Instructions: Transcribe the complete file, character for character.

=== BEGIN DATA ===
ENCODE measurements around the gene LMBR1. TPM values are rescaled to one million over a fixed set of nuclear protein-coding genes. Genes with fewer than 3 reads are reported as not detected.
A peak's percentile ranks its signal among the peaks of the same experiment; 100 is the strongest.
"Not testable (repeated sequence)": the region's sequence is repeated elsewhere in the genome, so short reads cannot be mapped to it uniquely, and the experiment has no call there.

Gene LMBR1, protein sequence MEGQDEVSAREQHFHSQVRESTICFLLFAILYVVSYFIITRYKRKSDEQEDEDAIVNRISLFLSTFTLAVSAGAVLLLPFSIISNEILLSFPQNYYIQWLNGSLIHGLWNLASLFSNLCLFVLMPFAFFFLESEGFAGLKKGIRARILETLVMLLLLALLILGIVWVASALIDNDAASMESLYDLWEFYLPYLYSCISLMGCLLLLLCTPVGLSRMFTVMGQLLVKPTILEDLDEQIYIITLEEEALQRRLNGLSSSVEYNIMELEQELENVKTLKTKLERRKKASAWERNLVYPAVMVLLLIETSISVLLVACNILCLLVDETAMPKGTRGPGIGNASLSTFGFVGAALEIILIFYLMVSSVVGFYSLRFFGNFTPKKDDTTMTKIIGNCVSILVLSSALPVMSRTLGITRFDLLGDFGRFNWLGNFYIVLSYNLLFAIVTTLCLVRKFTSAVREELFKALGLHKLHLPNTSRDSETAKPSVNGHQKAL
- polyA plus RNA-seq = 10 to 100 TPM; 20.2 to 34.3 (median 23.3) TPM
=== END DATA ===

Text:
ENCODE measurements around the gene LMBR1. TPM values are rescaled to one million over a fixed set of nuclear protein-coding genes. Genes with fewer than 3 reads are reported as not detected.
A peak's percentile ranks its signal among the peaks of the same experiment; 100 is the strongest.
"Not testable (repeated sequence)": the region's sequence is repeated elsewhere in the genome, so short reads cannot be mapped to it uniquely, and the experiment has no call there.

Gene LMBR1, protein sequence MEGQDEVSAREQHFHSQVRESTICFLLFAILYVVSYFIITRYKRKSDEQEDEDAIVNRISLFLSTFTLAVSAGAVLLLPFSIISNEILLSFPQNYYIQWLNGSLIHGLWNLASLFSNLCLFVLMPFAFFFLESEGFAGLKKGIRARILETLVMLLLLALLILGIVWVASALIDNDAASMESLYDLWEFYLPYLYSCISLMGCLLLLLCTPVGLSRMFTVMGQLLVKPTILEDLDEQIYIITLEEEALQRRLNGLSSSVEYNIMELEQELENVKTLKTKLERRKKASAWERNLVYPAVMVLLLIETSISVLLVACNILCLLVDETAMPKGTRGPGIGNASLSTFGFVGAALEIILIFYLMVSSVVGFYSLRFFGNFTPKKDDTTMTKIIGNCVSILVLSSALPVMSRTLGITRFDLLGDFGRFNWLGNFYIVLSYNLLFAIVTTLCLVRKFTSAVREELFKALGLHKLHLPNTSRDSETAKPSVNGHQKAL
- polyA plus RNA-seq = 10 to 100 TPM; 20.2 to 34.3 (median 23.3) TPM